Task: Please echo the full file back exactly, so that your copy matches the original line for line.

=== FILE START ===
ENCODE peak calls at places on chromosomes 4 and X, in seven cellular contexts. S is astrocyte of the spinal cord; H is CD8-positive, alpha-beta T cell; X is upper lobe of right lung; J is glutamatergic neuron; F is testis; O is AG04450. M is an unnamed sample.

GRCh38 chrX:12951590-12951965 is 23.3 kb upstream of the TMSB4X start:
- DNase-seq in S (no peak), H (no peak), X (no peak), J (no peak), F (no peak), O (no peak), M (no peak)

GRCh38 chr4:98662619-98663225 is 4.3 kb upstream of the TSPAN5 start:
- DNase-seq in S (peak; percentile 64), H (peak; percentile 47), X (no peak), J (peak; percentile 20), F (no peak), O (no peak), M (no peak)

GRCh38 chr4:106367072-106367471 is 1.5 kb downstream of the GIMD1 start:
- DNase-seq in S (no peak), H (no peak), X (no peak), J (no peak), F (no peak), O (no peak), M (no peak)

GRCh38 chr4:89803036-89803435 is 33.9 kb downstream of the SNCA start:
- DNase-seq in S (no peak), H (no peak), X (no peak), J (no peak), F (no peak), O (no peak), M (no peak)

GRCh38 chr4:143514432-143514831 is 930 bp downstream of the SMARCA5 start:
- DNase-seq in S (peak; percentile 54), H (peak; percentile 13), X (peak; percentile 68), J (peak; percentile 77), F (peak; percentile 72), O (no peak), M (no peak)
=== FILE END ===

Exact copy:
ENCODE peak calls at places on chromosomes 4 and X, in seven cellular contexts. S is astrocyte of the spinal cord; H is CD8-positive, alpha-beta T cell; X is upper lobe of right lung; J is glutamatergic neuron; F is testis; O is AG04450. M is an unnamed sample.

GRCh38 chrX:12951590-12951965 is 23.3 kb upstream of the TMSB4X start:
- DNase-seq in S (no peak), H (no peak), X (no peak), J (no peak), F (no peak), O (no peak), M (no peak)

GRCh38 chr4:98662619-98663225 is 4.3 kb upstream of the TSPAN5 start:
- DNase-seq in S (peak; percentile 64), H (peak; percentile 47), X (no peak), J (peak; percentile 20), F (no peak), O (no peak), M (no peak)

GRCh38 chr4:106367072-106367471 is 1.5 kb downstream of the GIMD1 start:
- DNase-seq in S (no peak), H (no peak), X (no peak), J (no peak), F (no peak), O (no peak), M (no peak)

GRCh38 chr4:89803036-89803435 is 33.9 kb downstream of the SNCA start:
- DNase-seq in S (no peak), H (no peak), X (no peak), J (no peak), F (no peak), O (no peak), M (no peak)

GRCh38 chr4:143514432-143514831 is 930 bp downstream of the SMARCA5 start:
- DNase-seq in S (peak; percentile 54), H (peak; percentile 13), X (peak; percentile 68), J (peak; percentile 77), F (peak; percentile 72), O (no peak), M (no peak)